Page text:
Making zsync Downloads

Note that zsync only (currently) supports single-file downloads. I am currently of the opinion that this is sufficient: it is a file distribution method, and, like .tar.gz, it is up to the downloader to worry about extraction, permisions, etc. zsync is not competing with rsync for synchronising directory trees between machines and over shell accounts.

There are three cases:

  1. The file to download is already gzipped, and you don't want to recompress it.
  2. The content of the file to download is already compressed or not worth compressing further (e.g. deb/rpm packages, ISOs of Linux/BSD distributions, mpegs etc).
  3. The file should be compressed for transfer.

Already Gzipped

Simply run zsyncmake on the target file. zsyncmake will automatically look inside the compressed file and produce a zsync for the content (this avoids the problem that rsync has, that it does not normally work with compressed files).

Use the -C option if you want the client to receive the uncompressed data, or if you want the download to work for versions of zsync before 0.3.1. Without -C, zsyncmake will include information to cause the client to compress the content again after it receives it — if you must have the client receive a .tar.gz identical to the original, specify -e.

Not Compressible & Not Gzipped

If the content of a file is compressed, but not in a simple gzip format, bear in mind that zsync may not be effective. Each compressed stream can typically only be efficiently updated via the rsync method if it is either completely unchanged, or the compression has been made rsync-friendly (with, for example, gzip --rsync).

So, for example, zsync is useless for individual Debian or RPM package files, and is useless for bzip2 files. But it might still be useful for an ISO containing lots of such files, if, say, some packages have changed but some are completely unchanged.

Just run zsyncmake over the file. It should choose a suitable block size for you.

To Be Compressed

You could just gzip the file first, but it is more efficient to use zsyncmake -z. This causes zsyncmake to build a gzip file for you; it constructs it in such a way that the zsync client will have less to download. It is this approach which gives transfer efficiencies approaching that of rsync -z. If you have control over the file being downloaded, it may even be worth decompressing it and recompressing with zsyncmake, to get that extra efficiency.


The other consideration is how people will access the zsync download. Remember that people have to have access to both the .zsync meta-file, and the full download that it describes.

The server hosting the full download must support HTTP Range: requests (almost all do). It should support HTTP multipart/byteranges responses, HTTP/1.1 and pipelining. Currently it must not use Transfer-Encoding: chunked (yes, I know that makes zsync non-compliant), and should not be generating the content dynamically.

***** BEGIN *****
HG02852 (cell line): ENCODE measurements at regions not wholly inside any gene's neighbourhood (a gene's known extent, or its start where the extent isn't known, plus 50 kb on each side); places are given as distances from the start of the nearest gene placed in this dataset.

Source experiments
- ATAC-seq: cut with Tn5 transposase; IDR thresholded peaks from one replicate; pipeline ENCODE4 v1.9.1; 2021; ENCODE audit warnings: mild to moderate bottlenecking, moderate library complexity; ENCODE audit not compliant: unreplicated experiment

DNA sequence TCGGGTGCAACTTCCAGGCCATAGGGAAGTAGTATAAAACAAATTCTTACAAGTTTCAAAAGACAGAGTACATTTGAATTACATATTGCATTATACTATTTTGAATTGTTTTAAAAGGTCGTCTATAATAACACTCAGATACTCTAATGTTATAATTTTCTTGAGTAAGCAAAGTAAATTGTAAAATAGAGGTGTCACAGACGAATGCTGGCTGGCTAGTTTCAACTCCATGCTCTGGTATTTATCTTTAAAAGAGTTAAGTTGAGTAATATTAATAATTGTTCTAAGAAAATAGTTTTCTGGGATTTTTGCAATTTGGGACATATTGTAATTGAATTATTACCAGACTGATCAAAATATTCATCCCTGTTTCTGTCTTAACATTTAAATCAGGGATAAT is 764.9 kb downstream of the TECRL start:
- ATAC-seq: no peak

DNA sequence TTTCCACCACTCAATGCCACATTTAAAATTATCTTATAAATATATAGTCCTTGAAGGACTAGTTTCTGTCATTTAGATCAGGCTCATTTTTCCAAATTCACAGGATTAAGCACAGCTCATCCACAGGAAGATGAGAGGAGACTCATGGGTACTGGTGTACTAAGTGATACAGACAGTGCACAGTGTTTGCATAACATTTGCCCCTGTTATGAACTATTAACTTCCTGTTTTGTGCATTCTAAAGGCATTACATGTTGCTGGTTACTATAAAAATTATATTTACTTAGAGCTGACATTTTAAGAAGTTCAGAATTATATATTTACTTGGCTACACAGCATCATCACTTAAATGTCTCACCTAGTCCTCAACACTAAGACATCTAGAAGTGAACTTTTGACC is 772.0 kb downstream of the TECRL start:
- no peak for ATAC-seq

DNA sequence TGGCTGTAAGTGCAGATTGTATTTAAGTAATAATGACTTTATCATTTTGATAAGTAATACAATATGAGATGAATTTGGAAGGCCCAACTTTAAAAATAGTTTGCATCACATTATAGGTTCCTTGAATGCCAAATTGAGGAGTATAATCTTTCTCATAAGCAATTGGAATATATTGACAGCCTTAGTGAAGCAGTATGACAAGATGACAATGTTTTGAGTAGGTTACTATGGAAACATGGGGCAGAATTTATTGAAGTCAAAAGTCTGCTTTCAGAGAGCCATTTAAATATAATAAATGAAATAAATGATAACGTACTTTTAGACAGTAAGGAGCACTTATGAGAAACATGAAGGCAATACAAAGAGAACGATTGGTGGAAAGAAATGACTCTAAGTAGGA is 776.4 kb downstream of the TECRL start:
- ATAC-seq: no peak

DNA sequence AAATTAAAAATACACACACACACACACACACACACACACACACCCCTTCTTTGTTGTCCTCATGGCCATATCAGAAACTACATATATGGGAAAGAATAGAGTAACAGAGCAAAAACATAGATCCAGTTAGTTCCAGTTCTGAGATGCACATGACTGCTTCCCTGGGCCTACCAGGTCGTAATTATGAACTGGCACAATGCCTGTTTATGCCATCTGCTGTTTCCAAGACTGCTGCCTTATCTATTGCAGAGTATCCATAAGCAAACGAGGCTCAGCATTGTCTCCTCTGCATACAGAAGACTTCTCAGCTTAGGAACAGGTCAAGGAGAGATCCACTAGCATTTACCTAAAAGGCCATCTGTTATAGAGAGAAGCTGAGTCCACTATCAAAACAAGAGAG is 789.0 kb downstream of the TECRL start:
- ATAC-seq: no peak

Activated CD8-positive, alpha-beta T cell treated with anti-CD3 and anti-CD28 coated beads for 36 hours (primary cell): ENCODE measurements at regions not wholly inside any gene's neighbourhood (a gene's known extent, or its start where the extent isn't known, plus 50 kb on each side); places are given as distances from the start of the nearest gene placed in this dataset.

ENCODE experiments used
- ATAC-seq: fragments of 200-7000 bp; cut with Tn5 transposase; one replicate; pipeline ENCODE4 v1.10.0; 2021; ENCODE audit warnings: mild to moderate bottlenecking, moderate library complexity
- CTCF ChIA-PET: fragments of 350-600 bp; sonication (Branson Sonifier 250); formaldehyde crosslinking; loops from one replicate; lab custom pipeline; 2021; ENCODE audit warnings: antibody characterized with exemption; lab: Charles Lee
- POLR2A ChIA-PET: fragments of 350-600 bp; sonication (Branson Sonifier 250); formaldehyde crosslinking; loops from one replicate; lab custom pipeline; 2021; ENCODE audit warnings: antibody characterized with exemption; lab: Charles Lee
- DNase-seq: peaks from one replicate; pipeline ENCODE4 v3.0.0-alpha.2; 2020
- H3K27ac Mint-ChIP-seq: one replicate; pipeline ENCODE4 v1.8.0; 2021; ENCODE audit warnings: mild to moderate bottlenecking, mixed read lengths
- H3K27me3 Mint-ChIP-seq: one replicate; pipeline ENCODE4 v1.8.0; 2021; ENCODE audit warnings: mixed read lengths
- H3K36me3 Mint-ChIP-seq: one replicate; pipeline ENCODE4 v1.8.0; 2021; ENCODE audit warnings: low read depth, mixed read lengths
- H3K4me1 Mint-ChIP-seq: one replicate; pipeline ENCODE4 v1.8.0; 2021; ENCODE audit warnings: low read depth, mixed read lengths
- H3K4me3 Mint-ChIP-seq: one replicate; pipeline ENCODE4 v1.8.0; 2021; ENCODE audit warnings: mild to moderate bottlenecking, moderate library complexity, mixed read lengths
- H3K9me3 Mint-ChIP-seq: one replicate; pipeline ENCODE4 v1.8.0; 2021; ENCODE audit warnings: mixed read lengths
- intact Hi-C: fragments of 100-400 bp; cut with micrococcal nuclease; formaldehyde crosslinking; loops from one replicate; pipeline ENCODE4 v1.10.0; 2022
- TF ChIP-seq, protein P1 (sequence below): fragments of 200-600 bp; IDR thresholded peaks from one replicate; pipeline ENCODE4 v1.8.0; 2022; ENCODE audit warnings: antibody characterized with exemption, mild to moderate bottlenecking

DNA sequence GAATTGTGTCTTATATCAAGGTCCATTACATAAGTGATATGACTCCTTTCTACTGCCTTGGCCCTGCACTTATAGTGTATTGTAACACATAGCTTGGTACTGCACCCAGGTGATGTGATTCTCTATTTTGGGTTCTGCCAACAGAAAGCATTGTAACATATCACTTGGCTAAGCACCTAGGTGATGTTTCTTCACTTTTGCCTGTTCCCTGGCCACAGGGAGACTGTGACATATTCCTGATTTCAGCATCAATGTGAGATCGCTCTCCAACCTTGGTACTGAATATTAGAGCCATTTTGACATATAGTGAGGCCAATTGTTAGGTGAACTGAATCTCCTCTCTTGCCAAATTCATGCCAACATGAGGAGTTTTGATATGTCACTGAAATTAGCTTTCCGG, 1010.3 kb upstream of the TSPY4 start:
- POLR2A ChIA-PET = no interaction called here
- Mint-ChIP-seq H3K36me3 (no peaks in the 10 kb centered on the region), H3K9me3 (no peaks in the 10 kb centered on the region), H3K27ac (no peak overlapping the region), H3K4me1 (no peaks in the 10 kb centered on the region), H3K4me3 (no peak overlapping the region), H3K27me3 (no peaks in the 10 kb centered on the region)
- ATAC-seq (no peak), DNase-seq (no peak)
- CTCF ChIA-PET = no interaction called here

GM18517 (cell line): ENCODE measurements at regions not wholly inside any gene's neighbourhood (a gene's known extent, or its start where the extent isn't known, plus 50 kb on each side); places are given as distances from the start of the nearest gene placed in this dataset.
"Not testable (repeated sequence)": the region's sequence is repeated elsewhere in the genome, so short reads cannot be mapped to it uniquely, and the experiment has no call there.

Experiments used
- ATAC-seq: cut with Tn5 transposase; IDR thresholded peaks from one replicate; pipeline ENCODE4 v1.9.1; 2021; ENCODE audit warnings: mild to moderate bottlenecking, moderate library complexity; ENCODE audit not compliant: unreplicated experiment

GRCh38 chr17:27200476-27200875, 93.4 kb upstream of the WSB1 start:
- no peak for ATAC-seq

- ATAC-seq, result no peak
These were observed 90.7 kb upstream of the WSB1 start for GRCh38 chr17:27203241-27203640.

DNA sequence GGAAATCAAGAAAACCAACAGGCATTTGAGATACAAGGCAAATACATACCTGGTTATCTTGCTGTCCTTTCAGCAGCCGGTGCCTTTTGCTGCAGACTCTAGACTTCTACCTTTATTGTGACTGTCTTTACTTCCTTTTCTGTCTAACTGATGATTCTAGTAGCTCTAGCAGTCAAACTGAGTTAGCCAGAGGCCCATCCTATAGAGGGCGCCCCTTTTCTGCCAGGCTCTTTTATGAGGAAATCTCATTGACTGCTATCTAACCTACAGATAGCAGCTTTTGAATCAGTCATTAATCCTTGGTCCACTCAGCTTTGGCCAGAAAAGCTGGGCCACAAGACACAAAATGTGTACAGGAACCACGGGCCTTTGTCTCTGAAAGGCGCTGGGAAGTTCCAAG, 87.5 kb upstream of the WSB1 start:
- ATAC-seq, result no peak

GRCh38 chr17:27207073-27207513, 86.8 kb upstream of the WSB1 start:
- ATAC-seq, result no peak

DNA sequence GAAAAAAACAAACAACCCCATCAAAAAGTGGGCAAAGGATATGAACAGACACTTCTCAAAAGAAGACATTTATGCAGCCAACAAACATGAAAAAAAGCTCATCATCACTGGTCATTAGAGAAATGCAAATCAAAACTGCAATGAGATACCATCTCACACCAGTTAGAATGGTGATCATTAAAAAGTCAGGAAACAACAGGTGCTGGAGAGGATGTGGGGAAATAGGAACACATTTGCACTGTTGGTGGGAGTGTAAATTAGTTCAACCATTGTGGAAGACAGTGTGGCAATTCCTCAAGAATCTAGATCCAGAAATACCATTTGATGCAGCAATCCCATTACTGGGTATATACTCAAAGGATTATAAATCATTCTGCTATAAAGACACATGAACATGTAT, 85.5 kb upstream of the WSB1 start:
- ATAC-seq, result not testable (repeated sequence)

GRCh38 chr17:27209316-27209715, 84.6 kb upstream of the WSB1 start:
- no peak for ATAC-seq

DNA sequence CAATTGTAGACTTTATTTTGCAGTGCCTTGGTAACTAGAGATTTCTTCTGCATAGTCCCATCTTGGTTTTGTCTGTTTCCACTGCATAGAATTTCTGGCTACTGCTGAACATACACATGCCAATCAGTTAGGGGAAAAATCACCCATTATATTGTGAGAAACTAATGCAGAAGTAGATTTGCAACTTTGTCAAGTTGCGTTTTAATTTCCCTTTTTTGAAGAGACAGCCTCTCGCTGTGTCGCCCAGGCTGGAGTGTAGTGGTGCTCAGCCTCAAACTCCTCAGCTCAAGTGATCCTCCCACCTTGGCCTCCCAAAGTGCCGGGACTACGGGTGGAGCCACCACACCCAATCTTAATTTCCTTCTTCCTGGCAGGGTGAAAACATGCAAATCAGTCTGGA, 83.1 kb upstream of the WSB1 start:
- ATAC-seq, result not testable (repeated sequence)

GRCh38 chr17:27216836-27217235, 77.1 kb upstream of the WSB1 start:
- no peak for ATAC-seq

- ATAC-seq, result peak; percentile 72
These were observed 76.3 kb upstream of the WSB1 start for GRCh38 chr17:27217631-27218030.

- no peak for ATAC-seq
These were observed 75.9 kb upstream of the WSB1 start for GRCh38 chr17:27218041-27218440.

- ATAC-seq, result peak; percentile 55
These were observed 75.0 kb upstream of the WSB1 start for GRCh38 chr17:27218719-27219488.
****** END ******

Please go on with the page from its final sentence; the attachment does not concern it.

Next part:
If you are hosting the download yourself, then simply put the .zsync in the same directory on the webserver as the download (this is the setup assumed by default by zsyncmake). zsyncmake inserts a relative URL by default, so this will work even if your download directory is then mirrored to other web servers. Remember that if you use zsyncmake -z, you must put the .gz file made by it on the server as well as the .zsync. If you want the .zsync to be in a different directory, specify the relative URL to the full download (for example, if the .zsync will go in a zsync/ subdirectory, specify -u ../orig_filename.tar.gz).

If the main download and the .zsync are on different servers, specify the full URL to the main download with -u. If you have a set of mirror sites, if you had only a single absolute URL in the .zsync then you would lose the benefit of the mirrors; so you can specify multiple -u options to provide multiple URLs, and the zsync client will choose between them (currently randomely, but it may change later to choose more intelligently).

You can even offer a .zsync for a download provided/hosted by someone else. You have to download the file yourself, and generate a .zsync from it. Specify the original URL with -u, and then put the .zsync on your own webserver.

Other Considerations

Serve .zsync files with a MIME type of application/x-zsync if possible. The zsync client does not need this, though. For example, for Apache, include

application/x-zsync             zsync

in your mime.types.

Set suitable content expiry headers on .zsync and other downloads, to help web proxies work out how long they can cache it. zsync itself always goes back to the server, although with the -k option it will use If-Modified-Since headers to avoid redownloading the .zsync unnecessarily.

Do not point the full download at content which is negotiated: it must always be exactly the same as the file supplied to (or generated by, with -z) zsyncmake.

See also the page on client/server issues, which contains useful info for webmasters and also explains errors that could be seen by users.